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created 2006 · complexity advanced · author Gerald Lai · version 6.0

This is for script writers who wish to save and restore the position of the normal cursor and its screen.

To save cursor and screen positions: call CurPos("save")

To restore positions: call CurPos("restore")


"Pressing <F2> shouldn't change a thing! try with special characters and such
nmap <F2> :call Test()<CR>
function Test()
  call CurPos("save")
  normal gg0
  call CurPos("restore")

function CurPos(action)
  if a:action == "save"
    let b:saveve = &virtualedit
    let b:savesiso = &sidescrolloff
    set virtualedit=all
    set sidescrolloff=0
    let b:curline = line(".")
    let b:curvcol = virtcol(".")
    let b:curwcol = wincol()
    normal! g0
    let b:algvcol = virtcol(".")
    normal! M
    let b:midline = line(".")
    execute "normal! ".b:curline."G".b:curvcol."|"
    let &virtualedit = b:saveve
    let &sidescrolloff = b:savesiso
  elseif a:action == "restore"
    let b:saveve = &virtualedit
    let b:savesiso = &sidescrolloff
    set virtualedit=all
    set sidescrolloff=0
    execute "normal! ".b:midline."Gzz".b:curline."G0"
    let nw = wincol() - 1
    if b:curvcol != b:curwcol - nw
      execute "normal! ".b:algvcol."|zs"
      let s = wincol() - nw - 1
      if s != 0
        execute "normal! ".s."zl"
    execute "normal! ".b:curvcol."|"
    let &virtualedit = b:saveve
    let &sidescrolloff = b:savesiso
    unlet b:saveve b:savesiso b:curline b:curvcol b:curwcol b:algvcol b:midline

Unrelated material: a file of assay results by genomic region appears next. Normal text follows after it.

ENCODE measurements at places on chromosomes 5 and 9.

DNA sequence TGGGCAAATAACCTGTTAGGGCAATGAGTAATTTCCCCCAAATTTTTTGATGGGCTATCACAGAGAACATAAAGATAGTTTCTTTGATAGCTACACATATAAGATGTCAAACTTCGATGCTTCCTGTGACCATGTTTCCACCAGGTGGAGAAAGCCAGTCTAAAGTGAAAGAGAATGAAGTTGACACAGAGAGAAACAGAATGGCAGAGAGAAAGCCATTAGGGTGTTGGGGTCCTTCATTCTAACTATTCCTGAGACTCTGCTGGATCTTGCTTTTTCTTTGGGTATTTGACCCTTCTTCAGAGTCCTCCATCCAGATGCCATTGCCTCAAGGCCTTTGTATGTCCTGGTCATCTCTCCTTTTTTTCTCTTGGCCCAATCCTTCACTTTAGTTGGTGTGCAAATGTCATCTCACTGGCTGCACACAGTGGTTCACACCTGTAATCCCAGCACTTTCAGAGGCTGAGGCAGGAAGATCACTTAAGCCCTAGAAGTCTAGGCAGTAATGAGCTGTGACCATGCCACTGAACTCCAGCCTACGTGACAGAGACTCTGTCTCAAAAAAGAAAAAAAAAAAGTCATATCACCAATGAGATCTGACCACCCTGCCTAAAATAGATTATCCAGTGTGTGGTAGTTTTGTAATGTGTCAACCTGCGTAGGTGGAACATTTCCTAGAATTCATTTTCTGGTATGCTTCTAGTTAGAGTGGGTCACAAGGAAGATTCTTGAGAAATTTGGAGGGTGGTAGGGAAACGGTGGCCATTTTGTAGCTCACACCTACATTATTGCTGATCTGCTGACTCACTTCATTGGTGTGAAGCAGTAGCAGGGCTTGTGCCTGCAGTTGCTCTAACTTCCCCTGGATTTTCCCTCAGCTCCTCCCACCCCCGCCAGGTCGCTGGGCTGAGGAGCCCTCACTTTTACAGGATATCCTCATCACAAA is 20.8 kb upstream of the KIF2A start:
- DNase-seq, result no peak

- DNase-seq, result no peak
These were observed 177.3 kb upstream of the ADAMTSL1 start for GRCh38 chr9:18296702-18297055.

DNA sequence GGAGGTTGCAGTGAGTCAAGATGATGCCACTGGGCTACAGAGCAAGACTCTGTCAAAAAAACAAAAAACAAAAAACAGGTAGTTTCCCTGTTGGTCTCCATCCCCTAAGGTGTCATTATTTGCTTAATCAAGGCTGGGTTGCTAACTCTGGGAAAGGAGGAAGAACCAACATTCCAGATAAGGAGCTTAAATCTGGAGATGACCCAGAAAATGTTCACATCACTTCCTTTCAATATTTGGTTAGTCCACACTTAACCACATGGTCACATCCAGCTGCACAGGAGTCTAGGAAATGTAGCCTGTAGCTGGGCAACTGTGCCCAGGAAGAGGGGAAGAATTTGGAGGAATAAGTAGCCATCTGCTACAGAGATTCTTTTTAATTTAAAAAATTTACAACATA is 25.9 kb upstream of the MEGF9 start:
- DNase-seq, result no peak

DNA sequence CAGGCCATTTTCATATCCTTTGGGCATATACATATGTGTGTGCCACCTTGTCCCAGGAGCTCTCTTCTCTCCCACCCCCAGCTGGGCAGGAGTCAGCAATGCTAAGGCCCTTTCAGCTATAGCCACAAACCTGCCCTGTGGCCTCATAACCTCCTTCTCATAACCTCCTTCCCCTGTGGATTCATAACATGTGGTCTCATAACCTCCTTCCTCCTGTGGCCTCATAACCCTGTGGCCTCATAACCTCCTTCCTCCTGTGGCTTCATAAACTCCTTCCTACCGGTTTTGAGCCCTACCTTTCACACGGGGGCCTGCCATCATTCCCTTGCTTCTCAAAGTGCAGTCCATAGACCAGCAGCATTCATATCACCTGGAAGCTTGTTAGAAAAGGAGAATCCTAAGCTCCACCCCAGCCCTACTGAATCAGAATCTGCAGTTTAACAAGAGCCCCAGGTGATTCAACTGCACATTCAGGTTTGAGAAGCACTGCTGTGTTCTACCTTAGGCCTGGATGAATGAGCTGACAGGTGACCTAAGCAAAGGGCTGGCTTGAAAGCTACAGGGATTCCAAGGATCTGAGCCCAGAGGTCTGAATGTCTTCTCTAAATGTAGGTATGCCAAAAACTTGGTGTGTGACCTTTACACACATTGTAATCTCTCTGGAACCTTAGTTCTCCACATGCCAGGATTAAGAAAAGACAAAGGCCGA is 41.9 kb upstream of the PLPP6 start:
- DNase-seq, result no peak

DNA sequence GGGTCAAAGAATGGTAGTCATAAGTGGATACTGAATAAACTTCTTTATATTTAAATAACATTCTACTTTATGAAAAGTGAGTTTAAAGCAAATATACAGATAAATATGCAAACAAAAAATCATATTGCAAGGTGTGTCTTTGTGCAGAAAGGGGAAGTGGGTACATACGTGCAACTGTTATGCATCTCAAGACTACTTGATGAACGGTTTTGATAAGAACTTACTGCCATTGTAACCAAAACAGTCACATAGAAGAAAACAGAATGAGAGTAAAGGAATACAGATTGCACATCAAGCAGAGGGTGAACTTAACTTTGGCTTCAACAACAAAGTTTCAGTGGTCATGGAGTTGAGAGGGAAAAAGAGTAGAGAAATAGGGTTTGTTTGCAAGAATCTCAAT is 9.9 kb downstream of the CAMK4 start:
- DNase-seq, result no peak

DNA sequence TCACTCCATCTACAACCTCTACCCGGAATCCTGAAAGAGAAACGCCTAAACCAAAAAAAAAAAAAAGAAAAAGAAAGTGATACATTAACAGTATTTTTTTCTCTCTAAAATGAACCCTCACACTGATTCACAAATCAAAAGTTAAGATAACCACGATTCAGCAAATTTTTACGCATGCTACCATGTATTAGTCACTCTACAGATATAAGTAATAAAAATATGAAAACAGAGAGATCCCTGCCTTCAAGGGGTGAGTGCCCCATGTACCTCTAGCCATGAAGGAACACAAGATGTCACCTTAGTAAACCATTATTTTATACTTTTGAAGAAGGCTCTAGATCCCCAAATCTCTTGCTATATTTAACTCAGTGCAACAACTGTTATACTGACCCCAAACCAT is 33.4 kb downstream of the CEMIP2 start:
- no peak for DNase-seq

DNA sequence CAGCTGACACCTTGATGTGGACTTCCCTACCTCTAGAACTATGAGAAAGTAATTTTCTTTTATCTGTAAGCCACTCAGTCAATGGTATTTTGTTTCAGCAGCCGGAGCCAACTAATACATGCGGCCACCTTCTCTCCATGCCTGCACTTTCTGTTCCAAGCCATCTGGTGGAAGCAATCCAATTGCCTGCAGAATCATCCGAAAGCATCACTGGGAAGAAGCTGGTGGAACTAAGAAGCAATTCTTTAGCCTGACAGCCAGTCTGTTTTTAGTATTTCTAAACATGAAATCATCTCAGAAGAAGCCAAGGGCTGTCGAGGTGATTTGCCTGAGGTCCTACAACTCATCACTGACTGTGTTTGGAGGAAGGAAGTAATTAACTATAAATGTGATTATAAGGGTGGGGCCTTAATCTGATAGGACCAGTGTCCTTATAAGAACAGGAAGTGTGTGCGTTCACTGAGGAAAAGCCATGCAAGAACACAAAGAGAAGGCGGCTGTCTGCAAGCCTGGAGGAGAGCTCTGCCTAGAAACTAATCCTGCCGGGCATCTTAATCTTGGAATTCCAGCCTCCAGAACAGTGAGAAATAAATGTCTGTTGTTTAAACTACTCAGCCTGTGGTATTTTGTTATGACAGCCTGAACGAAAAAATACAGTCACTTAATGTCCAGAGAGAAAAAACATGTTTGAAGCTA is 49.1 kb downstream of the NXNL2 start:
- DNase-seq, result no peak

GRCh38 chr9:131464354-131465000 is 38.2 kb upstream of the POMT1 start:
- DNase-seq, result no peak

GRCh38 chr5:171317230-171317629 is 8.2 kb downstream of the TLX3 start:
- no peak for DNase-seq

return ""


Benji Fisher's functions (foo.vim?) contain a Mark() function that returns an ex command that, when executed, restores the cursor and screen positions. An example:

:let currPos = Mark()
" Do some stuff
:execute currPos

I tested Benji's Mark() function and found that it doesn't hold the screen position well when the screen has already been scrolled past to the right - which is the original intention for retaining the screen position in the first place.

Here's an example of how it breaks:

fun TestMark()
  let a = Mark()
  "move to the start & end of the file to simulate cursor displacement
  normal gg0G0
  exe a
nmap <F2> :call TestMark()<CR>

Now try pressing <F2> at the end of a long line of a large file (try a binary file) that is longer than the window width. The cursor retains its position, but the screen position shifts.

cecutil.vim's SaveWinPosn() and RestoreWinPosn() functions script#1066 do this too.

I tried cecutil's SaveWinPosn() and RestoreWinPosn() but it does not retain the screen's exact position once the cursor is at the end of a long line and the screen has been scrolled to the right. Perhaps it has to do with the 'scrolloff', 'sidescrolloff' & 'sidescroll' options.

The script above tries to restore the screen middle line number (so line xx will be at the middle screen before and after editing). This is not very reliable, because when the last line of the file is above the bottom of the screen, the cursor position after M is not in the middle of the screen. Save and restore the top of the screen (using H) is more reliable. So

"save line number x
"do something
"go to line number x

should restore the screen better than the solution above. In the case where the last line of the file is below the bottom of the screen, then the two solutions are identical (except for the position of the cursor -- one in middle, one at top).